F. W. Cope and R. Damadian, "Biological ion exchanger resins: IV. Evidence for potassium association with fixed charges in muscle and brain by pulsed NMR of 39K," Physiol. Chem. Phys. 6, 17, 1974.
R. Damadian, "Biological ion exchanger resins. III. Molecular interpretations of cellular ion exchange," Biophys. J. 11, 773, 1971.
R. Damadian, "Biological ion exchanger resins," Ann. NY Acad. Sci. 204, 211, 1973.
B. V. Deryaguin, "Recent research into the ptroperties of water in thin films and in microcapillaries," pages 55-60, in The State and Movement of Water in Living Organisms, XIXth Symposium of Soc. Exp. Biol., Cambridge Univ. Press, 1964.
J. S. Clegg and W. Drost-Hansen, "On the density of intracellular water," J. Biol. Phys. 10, 75-84, 1982.
J. S. Clegg, "Properties and metabolism of the aqueous cytoplasm and its boundaries," Am. J. Physiol. 26, R133-R151, 1984.
J. S. Clegg, "Intracellular water and the cytomatrix: some methods of study and current views," J. Cell Biol. 99, 167S-171S, 1984.
W. Drost-Hansen, "Structure and properties of water at biological interfaces," in Chemistry of the Cell Interface, vol. 2, pages 1-184, H. D. Brown, editor, Academic Press, 1971.
W. Drost-Hansen and J. Clegg, editors, Cell-Associated Water, Academic Press, 1979.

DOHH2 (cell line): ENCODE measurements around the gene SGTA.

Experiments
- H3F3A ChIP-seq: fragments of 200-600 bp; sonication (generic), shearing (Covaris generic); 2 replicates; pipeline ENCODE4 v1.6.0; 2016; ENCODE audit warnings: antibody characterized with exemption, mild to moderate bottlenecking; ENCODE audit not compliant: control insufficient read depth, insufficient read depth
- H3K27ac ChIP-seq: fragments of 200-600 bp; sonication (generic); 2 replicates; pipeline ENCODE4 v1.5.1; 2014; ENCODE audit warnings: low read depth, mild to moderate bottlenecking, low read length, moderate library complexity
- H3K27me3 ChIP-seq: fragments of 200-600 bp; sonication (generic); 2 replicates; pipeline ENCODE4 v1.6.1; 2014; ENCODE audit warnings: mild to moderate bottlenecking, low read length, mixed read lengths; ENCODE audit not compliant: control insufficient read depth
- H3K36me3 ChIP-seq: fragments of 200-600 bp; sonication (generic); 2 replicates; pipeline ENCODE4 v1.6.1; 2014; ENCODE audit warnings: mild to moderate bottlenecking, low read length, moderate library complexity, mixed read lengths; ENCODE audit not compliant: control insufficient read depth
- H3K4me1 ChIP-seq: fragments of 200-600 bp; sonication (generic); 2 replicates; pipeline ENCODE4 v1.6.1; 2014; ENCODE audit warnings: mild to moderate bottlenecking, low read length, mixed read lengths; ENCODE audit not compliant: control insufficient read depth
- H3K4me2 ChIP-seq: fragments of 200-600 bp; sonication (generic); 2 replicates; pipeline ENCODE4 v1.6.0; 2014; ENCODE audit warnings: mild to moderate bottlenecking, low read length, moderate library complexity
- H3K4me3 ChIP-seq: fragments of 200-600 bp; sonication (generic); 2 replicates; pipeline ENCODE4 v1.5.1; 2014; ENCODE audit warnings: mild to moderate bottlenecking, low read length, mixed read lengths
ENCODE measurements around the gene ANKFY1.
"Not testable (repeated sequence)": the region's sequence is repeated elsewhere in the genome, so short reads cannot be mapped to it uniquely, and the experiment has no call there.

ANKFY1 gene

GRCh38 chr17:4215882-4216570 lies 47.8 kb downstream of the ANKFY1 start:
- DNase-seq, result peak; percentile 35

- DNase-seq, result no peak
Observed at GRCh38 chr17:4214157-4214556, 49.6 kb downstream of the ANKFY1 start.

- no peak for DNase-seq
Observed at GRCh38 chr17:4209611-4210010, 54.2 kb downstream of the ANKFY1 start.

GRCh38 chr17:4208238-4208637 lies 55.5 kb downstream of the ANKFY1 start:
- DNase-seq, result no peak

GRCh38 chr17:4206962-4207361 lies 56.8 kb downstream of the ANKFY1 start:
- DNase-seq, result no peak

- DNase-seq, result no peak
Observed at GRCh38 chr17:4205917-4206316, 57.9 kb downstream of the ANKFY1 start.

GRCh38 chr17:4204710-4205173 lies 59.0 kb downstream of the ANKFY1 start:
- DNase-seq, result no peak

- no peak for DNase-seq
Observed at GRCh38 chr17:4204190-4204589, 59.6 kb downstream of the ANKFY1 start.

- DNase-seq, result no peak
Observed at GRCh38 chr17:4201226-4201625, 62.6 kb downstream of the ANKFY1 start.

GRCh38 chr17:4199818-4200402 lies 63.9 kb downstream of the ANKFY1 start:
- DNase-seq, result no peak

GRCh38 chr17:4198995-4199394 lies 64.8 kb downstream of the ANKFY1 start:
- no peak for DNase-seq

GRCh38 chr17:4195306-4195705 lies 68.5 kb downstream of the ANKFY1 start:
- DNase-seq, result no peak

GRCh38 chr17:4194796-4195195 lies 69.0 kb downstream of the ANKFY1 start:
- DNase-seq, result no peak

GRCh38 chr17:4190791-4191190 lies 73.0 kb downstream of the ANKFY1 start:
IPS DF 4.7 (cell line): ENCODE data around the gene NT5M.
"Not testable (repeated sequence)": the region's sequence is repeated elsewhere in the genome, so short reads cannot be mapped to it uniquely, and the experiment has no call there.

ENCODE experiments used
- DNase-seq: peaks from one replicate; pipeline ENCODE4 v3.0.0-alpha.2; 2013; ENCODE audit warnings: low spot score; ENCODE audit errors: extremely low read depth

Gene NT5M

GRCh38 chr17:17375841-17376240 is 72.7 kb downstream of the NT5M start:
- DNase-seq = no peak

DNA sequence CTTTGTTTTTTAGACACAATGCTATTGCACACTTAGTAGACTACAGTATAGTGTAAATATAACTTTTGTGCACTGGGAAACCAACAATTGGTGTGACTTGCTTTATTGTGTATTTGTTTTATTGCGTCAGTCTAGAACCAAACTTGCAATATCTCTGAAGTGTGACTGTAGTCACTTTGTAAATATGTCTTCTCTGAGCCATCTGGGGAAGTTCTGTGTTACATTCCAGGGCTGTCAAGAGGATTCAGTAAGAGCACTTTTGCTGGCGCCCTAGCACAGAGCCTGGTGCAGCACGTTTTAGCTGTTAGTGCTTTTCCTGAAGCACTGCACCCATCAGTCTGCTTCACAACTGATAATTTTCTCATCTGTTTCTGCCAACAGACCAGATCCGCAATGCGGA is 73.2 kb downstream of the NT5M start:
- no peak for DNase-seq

C. F. Hazlewood, "A view of the significance and understanding of the physical properties of cell-associated water," pages 165-259 in Cell-Associated Water, Drost-Hansen and Clegg, editors, Academic Press, 1979.
P. M. Wiggins, "Water structure as a determinant of ion distribution in living tissue," J. Theor. Biol. 32, 131-144, 1971.
R. Damadian and F. W. Cope, Physiol. Chem. Phys. 5, 511, 1973.
F. W. Cope, "A review of the applications of solid state physics concepts to biological systems," J. Biol. Phys. 3, 1 1975.
D. N. Nasonov, Local Reaction of Protoplasm and Gradual Excitation, Israel Program for Scientific Translations, Jerusalem, Office of Technical Services, U.S. Dept.of Commerce, Washington, DC, 1962.
A. Nathansohn, Jahrb. Wiss. Bot. 39, 607, 1904.
A. S. Troshin, Problems of Cell Permeability, Pergamon Press, London, 1966.
A. S. Troshin, Byull. Eksp. Biol. Med. 34, 59, 1952.
I. Tasaki, Nerve Excitation: A Macromolecular Approach, Thomas, Springfield, 1968.
Albert Szent-Gyorgyi, Bioenergetics, Academic Pressn New York, 1957.
Albert Szent-Gyorgyi, The Living State and Cancer, Marcel Deker, New York, 1978.
L. Davis, et al., "Potentials in frog cornea and microelectrode
artifact," Amer. J. Physiol. 219(1), 178-183, 1970.
# In their preface, Nelson and Cox say their book has retained "Lehninger's ground-breaking organization, in which a discussion of biomolecules is followed by metabolism and then information pathways," but that at every other level "this second edition is a re-creation, rather than a revision, of the original text. Every chapter has been comprehensively overhauled, not just by adding and deleting information, but by completely reorganizing its presentation and content...." This is reminiscent of the book published under the name of Max Gerson after his death, which inserted essentially fraudulent material to support an approach that is exactly what Gerson strongly advised against.
* This principle might be applicable to the removal of calcium from living cells, with a procedure that wouldn't have the dangers of chelation. Increased consumption of sodium and magnesium should facilitate the removal and excretion of abnormally retained calcium. Sodium has been found to protect tissues against oxidative damage, for example during cancer therapy with cis-platinum.